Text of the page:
Find out why up! magazine ranked Calgary as the eighth Most Walkable City in Canada in 2010.
Really? Sprawl-gary as one of Canada's most walkable cities? Isn't this the place with a footprint bigger than New York City's and less than a tenth of its population?
"A big surprise to non-Calgarians and a much-used treasure to locals, the city is blessed with the most extensive and well-maintained recreational path networks in the country," says judge Chris Turner of the 700 car-free, multi-use kilometres that snake along the bucolic banks of the Bow and Elbow rivers.
Follow the pavement, gravel and woodchips to their farthest reaches to discover vital (if far-flung) links to natural jewels like Fish Creek Provincial Park, unmatched nationally for wildlife viewing within city limits. And it's not just interchanges funded by tax dollars anymore.
A pedestrian bridge designed by Santiago Calatrava will link the inner city to the north bank of the Bow later this year, becoming an instant icon for the city's commitment to pedestrians getting around car-free.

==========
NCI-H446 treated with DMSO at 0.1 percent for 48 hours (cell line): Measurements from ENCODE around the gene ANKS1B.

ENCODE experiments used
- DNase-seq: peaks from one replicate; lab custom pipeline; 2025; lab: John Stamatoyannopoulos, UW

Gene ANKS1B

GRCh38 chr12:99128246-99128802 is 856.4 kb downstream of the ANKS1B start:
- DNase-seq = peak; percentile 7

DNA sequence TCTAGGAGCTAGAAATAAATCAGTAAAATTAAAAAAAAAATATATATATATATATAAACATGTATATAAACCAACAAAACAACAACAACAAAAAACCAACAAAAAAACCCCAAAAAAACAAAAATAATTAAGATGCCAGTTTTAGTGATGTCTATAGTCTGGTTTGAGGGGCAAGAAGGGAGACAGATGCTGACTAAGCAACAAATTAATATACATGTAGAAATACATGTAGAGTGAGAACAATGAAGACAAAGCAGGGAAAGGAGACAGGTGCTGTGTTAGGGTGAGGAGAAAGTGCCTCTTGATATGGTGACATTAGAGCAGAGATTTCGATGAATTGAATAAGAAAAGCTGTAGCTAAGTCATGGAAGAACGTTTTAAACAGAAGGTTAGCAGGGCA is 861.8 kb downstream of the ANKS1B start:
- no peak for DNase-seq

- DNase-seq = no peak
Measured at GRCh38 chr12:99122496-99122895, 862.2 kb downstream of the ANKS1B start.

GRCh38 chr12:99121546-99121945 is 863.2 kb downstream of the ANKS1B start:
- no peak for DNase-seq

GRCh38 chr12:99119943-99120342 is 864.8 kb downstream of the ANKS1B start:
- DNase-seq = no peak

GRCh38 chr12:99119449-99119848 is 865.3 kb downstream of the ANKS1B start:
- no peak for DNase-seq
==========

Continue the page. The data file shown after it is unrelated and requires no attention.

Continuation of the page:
The new direction won't be easy—the city has the most cars per capita in the country and few people (just over 5.5 per cent) walk to work. Still, the "Calgary Stop," whereby a pedestrian merely leans towards the street and stops traffic, is a thing of beauty.
Neighbourhood Walk: Hillhurst
Hillhurst-Sunnyside, located north of the Bow River and northwest of downtown, is a downtown gem of walkability and its retail mix gets better by the month. The new Vendome Cafe, tucked onto a side street in Sunnyside, brings European cafe culture to the north bank of the Bow. Also located here is Kensington, a trendy part of town that boasts a movie house, great restaurants and bars.
This story was originally published in the May 2010 issue of up! magazine as part of the Canada's Most Walkable Cities 2010 feature, profiling 10 of Canada’s most pedestrian-friendly urban centres. Take a look at more of Canada's Most Walkable Cities.